This plate of the bread with the chicken goulash was very tasty, very close to my cooking style and taste preference. We enjoyed tasting this new dish and loved our dinner at this Budapest restaurant that evening.
I hope you all liked this post as much as I loved cooking the bhaturas and writing and sharing the pictures with you all here.
Enjoy home cooking and eating with the family at the dinning table and create memories 🙂
For this weekly photo challenge I found this picture that I had tried capturing in my iPhone camera, but was not very happy with the result as it was not very clear. I was trying to focus the Bee Hive that was formed on one of the young tree in my friend’s garden, but with the bees flying in all directions and me avoiding being stung, it was difficult to go more closer for better focus.
But I was happy clicking this picture as it sure is very fascinating to see the bees working on the hive and to see it grow this closely, a rare sight for city dwellers 🙂 .
When visiting the beautiful country Georgia, one has to include visits to the lush green vineyards, orchards, wine cellars and not to forget to taste the locally made wine.
Georgia is famous and known for its ancient traditional method of wine making, and this method is inscribed in UNESCO intangible heritage list. Wine is a very integral part of every Georgian’s daily life with all the festivities and their different rituals. Wine making is a national occupation, almost all houses have grape vines growing in their land and the method of wine making is passed on from generations to generations. They use the wine making method in which an egg-shaped earthen clay pot known as Kvevri or Qvevri is used to make wine.(I am not sure about the spelling). The Georgian farmers use the Qvevri for making the wine, ageing it and then storing it. Hence this method of wine making is known as the Qvevri method.
Our Georgia tour package included a tour visit of a 300-year-old wine cellar as mentioned in the brochure given to us by our guide Nino. It was something new, different and a fabulous experience to visit the wine cellar.
The farmer had both the Red and White wines that he removed in front of us from the Qvevri that were buried deep in the ground in his cellar. The cellar was dark inside, no sunlight could come in, the walls were thick, stone and brick made. There were many old vessels, machinery, lamps, wine making tools and quite a number of assorted pots, pans, pitchers and jars that were displayed of which some might not be in use now.
Their were number of empty wine bottles stacked very neatly in the wall, big jars, bottles filled with liquid and lemon cubes inside.
It is a Georgian tradition to offer the local bread Shotti along with the wine, this farmer too offered us the bread. I loved the wine pots and pitchers, but unfortunately I could not buy any as souvenirs as I kept thinking I will see them some place, but did not like the ones that I came across in the souvenir shops.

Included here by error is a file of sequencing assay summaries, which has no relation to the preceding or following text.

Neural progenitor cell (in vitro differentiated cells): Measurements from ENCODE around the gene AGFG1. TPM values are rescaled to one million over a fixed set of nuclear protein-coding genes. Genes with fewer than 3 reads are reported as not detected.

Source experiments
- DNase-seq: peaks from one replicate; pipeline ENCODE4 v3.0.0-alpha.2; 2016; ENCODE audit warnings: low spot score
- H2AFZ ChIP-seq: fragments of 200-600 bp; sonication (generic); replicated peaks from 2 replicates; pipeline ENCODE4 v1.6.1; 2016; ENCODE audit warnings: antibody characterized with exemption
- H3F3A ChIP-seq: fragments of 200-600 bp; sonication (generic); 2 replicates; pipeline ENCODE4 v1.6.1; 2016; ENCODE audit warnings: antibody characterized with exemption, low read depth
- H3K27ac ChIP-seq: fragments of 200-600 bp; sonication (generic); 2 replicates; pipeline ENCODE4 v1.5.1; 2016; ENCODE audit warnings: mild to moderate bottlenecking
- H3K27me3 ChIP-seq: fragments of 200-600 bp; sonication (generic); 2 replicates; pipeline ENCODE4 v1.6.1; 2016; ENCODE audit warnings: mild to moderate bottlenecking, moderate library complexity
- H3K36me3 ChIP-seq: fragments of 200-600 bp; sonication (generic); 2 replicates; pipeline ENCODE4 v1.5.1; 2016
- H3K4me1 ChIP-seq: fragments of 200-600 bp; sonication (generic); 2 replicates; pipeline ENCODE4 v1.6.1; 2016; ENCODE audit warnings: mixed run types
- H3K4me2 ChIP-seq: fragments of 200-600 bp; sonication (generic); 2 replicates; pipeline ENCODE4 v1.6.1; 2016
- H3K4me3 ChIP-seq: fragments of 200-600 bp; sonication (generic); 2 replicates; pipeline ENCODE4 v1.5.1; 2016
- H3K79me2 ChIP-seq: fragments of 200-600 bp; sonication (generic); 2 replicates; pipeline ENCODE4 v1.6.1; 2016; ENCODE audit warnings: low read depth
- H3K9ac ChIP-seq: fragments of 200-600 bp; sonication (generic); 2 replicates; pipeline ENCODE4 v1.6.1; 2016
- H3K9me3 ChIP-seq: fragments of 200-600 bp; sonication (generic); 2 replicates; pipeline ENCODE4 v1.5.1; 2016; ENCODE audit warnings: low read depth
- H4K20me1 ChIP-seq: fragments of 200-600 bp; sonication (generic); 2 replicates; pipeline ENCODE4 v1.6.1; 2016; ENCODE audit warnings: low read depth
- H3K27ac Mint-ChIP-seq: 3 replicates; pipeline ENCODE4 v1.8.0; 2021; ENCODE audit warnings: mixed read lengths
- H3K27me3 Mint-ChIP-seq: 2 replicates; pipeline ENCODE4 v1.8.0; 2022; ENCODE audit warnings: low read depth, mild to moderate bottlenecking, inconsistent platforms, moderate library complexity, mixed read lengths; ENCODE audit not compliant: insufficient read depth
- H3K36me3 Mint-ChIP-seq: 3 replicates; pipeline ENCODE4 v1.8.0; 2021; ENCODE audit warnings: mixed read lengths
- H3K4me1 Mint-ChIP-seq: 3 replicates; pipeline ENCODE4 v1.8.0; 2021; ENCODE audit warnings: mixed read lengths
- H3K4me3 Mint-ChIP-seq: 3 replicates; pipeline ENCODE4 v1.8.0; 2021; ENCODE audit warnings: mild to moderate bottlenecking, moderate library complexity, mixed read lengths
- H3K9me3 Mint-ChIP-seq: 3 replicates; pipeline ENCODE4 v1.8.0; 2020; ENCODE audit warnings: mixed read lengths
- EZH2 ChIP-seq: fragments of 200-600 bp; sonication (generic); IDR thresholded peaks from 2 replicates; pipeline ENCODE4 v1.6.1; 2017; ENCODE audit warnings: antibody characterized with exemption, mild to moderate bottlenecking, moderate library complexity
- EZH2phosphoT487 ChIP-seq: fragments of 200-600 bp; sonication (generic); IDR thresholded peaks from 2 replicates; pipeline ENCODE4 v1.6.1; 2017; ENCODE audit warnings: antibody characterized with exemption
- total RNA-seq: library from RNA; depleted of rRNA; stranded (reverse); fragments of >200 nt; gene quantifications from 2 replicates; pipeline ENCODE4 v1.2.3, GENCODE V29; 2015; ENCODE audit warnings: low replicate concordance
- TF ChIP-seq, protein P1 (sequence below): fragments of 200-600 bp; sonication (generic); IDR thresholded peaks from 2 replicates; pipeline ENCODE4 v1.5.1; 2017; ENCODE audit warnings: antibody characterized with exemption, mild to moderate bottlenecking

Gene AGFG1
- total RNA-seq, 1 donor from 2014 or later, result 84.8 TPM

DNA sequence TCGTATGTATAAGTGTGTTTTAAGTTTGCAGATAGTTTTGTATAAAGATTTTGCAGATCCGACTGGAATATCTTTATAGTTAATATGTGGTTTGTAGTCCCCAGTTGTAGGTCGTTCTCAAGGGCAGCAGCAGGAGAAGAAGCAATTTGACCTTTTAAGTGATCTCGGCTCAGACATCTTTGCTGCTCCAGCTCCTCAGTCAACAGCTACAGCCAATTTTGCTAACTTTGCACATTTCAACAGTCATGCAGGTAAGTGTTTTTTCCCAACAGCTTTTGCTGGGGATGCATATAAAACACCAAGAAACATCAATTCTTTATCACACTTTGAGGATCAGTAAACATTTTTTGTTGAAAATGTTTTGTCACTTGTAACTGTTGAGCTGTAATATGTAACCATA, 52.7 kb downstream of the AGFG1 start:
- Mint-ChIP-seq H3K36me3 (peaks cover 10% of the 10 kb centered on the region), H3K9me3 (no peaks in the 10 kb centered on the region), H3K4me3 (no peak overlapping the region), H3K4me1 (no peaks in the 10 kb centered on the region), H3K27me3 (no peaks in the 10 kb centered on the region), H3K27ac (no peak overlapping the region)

Our guide Nino helped us understand how the wine is made, as the farmer could not speak English. I am writing and sharing here whatever I can recollect of the Georgian wine making method that she told us, everything was so new and interesting that I had no time to jot down each and every word of hers :).
The grapes are collected, pressed and the juice then poured into the Qvevri along with the skin, stalks, and the pips. It is then sealed and buried into the ground so that the wine can ferment for five or six months before it is opened and drunk. The wine is then kept for ageing. The Qvevri facilitates the process of formation and ageing with the minerals that are part of it’s composition. This method of wine making is found all over the country. After the wine is removed the left over chacha-skin, stalks and pip is used to make the drink called chacha through a process, and this drink Chacha (Georgian name) is also know as Vodka. We can see that nothing from the grape plant is wasted, the whole plant gets used to make both the wine and Vodka. The local farmer at whose house we ate the Georgian lunch served us all types of drinks- Wine both red as well as white, Chacha/Vodka, and Champagne. I will make another post of the Georgian feast, Supra as they call it.
The grape varieties used determine if it is Red or White wine. We visited the many monasteries in the country and could see the wine cellars using this traditional wine making methods. The Rkatsteli and Mtsvane varieties of the grapes are used to produce the White wine. The Saperavi grape variety is used to make the Red wine.
The Satsnakheli is a wooden trough usually made from a single wood that is used for as a manual foot stumping wine press.
It was no longer used by this wine maker as told by our guide. The grapes are put into the Satsnakheli, then manually foot pressed and the juice is directly collected in the Qvevri. Later the grape skins, stalks and pips left in the Satsnakheli are put into the Qvevris.
A visit to the wine cellar would not be complete if we did not buy the farmers homemade wine, and we bought one bottle of the red wine.